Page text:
Indiana Jones and the Kingdom of the Crystal Skull
The big question going into the fourth chapter of the Indiana Jones saga was whether Harrison Ford is too old to play an athletic action hero.
Actually, the problem with “Indiana Jones and the Kingdom of the Crystal Skull” isn’t the fact that the star is collecting Social Security, it is that the script is half-baked and the tone is cartoonish.
Harrison Ford reprises his role as Indiana Jones, everybody’s favorite swashbuckling archeologist. This time he teams up with a cocky youngster (Shia LaBeouf) and an old flame (Karen Allen) to hunt for a crystal skull that possesses other-worldly powers.
The story takes place in 1957, so director Steven Spielberg can’t have Jones battle Nazis again, as much as he probably would have preferred that. Taking the place of the Germans are villainous Russians, led by murderous ice queen Irina Spalko (Cate Blanchett).
The first half of the film is lively and silly in a good way. It’s kind of like “Forrest Gump” in the 50s, with Indiana Jones stumbling upon various major historical events.
In one scene he accidentally finds proof that aliens landed in Roswell, New Mexico. In another scene he ambles onto ground zero of an H-bomb test in the Nevada desert. When Irina asks if he has any last words, Dr. Jones quips: “I Like Ike.” Definitely goofy, definitely cheesy, but awfully fun.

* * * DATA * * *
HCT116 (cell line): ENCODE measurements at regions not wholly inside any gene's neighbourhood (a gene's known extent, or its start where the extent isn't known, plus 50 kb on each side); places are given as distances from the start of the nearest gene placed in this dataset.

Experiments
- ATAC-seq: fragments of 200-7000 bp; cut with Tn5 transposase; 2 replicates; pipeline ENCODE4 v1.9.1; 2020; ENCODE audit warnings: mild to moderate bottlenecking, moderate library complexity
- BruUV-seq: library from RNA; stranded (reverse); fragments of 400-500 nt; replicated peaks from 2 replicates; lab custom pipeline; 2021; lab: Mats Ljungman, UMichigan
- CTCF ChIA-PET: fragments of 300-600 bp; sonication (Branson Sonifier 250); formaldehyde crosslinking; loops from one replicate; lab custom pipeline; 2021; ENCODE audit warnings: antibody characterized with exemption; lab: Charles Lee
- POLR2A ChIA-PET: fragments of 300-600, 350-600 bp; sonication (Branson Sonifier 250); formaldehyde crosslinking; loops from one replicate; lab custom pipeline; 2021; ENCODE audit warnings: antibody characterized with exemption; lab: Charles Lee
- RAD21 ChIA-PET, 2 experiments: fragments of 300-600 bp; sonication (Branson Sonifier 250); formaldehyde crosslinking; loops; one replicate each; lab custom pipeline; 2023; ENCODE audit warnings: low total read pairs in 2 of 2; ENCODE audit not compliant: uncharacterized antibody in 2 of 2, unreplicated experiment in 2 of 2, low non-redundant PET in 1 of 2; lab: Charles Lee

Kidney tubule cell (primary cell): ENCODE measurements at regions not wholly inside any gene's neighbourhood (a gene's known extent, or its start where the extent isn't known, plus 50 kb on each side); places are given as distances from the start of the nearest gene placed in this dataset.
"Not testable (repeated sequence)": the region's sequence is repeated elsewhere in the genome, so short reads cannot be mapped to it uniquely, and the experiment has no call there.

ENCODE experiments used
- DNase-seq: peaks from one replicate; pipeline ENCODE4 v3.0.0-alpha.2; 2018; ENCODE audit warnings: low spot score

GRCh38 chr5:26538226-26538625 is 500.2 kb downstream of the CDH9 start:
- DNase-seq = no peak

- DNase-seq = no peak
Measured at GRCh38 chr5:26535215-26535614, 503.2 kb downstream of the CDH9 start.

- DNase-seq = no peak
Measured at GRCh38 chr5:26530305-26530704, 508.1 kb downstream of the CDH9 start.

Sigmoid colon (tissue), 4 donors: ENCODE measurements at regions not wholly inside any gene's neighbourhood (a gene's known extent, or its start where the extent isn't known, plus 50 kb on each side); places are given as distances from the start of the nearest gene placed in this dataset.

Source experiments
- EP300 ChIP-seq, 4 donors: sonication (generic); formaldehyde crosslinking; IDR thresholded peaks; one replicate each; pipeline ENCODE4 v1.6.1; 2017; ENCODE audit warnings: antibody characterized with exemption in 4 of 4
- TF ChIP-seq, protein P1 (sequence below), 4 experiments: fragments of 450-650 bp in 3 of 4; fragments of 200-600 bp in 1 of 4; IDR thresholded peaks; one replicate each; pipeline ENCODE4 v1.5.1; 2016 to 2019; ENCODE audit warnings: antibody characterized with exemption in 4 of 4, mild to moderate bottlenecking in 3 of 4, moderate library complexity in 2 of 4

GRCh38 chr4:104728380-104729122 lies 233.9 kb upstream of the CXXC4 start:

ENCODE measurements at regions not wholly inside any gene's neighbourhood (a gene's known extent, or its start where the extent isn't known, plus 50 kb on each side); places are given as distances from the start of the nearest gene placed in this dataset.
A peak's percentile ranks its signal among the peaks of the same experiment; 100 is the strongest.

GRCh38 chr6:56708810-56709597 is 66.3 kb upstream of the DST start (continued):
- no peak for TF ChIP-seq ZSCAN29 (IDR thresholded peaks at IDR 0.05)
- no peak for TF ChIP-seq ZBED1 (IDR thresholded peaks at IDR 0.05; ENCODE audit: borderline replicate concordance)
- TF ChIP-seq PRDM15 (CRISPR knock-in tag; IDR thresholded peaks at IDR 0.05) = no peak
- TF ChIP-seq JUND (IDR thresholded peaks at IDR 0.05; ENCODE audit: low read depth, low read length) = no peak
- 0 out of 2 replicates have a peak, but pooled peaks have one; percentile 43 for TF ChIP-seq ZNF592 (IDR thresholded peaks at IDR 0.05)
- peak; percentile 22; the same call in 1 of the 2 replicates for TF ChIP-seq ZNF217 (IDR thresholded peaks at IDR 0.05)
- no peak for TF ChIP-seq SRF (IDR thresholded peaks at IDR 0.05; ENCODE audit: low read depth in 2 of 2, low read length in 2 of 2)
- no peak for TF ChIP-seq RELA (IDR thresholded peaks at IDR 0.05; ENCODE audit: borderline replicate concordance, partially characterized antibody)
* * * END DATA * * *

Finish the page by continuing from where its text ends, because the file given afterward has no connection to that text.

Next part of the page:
While the first half is light and upbeat, the second half is busy and ponderous.
Who is exactly is that crazy archeologist played by John Hurt? What exactly is the purpose of the British explorer who works with the Russians? These characters need to be better developed. They probably could have been edited out of the film altogether.
Some of the action scenes – like the fight with ghostly Native Americans in a graveyard and the attack of the oversized ants – are moronic and inexplicable. They’re goofy and cheesy, but NOT in a good way.
The ending of “Crystal Skull” is almost exactly the same as “Raiders of the Lost Ark,” only not as memorable – or comprehensible. The finale certainly pales in comparison to the wonderful and imaginative climax of “Indiana Jones and the Last Crusade.”
“Crystal Skull” would be just another lame action flick if not for the presence of Harrison Ford. For several years Ford wasted his talent playing humorless characters in forgettable films like “Patriot Games,” “Presumed Innocent,” and “K-19: The Widowmaker.”
It’s great to see the actor playing a fun character again. Indiana Jones is a macho, fearless, witty hero who will beat up a bad guy and deliver a wry one-liner with equal conviction.
Ford has the rare, Bruce Willis-esque ability to make you care about his character even when he is surrounded by ludicrous, sci-fi nonsense.
After forty years in showbiz, Harrison Ford still hasn’t worn out his welcome. It would be nice to see him in a good movie again one of these days.